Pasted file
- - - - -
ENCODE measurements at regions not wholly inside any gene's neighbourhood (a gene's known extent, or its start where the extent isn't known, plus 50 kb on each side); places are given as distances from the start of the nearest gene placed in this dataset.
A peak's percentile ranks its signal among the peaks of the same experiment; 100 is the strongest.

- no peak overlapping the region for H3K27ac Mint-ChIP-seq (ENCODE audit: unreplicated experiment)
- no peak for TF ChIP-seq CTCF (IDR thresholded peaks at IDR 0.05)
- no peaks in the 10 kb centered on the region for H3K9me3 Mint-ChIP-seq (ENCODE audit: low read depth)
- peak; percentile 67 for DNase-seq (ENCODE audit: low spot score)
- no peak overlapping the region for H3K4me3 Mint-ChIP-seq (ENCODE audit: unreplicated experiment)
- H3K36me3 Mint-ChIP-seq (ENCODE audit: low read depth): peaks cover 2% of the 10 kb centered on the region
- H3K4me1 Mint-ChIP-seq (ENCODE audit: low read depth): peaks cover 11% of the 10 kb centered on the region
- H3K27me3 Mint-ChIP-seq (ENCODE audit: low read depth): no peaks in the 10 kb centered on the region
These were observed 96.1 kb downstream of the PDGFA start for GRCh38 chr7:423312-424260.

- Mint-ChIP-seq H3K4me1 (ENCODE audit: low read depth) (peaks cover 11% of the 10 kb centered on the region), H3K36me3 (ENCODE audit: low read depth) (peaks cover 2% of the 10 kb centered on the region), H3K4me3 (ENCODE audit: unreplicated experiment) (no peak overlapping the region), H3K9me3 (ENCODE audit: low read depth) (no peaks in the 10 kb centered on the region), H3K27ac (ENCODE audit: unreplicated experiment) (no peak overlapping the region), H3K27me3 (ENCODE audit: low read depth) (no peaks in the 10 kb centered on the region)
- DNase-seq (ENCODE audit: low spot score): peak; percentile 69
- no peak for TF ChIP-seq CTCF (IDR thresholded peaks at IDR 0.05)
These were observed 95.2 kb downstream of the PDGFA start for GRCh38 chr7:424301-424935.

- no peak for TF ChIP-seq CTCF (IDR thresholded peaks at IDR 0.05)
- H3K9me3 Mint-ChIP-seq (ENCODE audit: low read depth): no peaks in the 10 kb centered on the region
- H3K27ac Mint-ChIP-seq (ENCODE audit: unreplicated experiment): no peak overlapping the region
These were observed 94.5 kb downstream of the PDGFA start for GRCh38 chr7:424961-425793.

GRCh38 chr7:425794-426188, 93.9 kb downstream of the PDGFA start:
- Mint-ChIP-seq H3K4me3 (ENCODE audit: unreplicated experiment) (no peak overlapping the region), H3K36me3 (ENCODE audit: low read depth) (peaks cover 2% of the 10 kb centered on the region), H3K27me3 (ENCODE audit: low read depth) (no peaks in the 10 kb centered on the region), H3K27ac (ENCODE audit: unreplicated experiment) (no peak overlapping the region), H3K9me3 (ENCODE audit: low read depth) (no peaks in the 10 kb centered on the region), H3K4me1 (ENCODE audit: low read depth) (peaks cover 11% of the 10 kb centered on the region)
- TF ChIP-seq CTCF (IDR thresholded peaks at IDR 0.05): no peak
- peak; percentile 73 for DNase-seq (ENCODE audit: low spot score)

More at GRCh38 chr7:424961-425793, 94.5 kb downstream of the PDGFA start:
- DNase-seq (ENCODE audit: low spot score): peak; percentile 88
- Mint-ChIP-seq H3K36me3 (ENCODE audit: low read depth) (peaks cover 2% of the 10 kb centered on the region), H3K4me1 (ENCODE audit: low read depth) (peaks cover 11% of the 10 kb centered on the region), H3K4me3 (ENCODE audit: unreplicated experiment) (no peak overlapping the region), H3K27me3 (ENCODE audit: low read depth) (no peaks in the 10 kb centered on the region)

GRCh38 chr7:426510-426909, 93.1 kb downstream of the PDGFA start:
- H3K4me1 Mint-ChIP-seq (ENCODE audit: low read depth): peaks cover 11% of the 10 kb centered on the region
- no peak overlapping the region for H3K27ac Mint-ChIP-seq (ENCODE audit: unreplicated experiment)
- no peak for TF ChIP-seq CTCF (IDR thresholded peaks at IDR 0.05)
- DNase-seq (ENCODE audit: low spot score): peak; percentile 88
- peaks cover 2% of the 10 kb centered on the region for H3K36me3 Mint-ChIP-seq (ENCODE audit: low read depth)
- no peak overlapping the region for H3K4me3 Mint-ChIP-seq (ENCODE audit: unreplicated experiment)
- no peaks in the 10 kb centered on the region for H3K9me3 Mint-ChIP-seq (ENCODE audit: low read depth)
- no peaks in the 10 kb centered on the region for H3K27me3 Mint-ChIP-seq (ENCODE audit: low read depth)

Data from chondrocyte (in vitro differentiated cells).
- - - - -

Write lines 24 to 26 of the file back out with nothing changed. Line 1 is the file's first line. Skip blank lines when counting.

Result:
More at GRCh38 chr7:424961-425793, 94.5 kb downstream of the PDGFA start:
- DNase-seq (ENCODE audit: low spot score): peak; percentile 88
- Mint-ChIP-seq H3K36me3 (ENCODE audit: low read depth) (peaks cover 2% of the 10 kb centered on the region), H3K4me1 (ENCODE audit: low read depth) (peaks cover 11% of the 10 kb centered on the region), H3K4me3 (ENCODE audit: unreplicated experiment) (no peak overlapping the region), H3K27me3 (ENCODE audit: low read depth) (no peaks in the 10 kb centered on the region)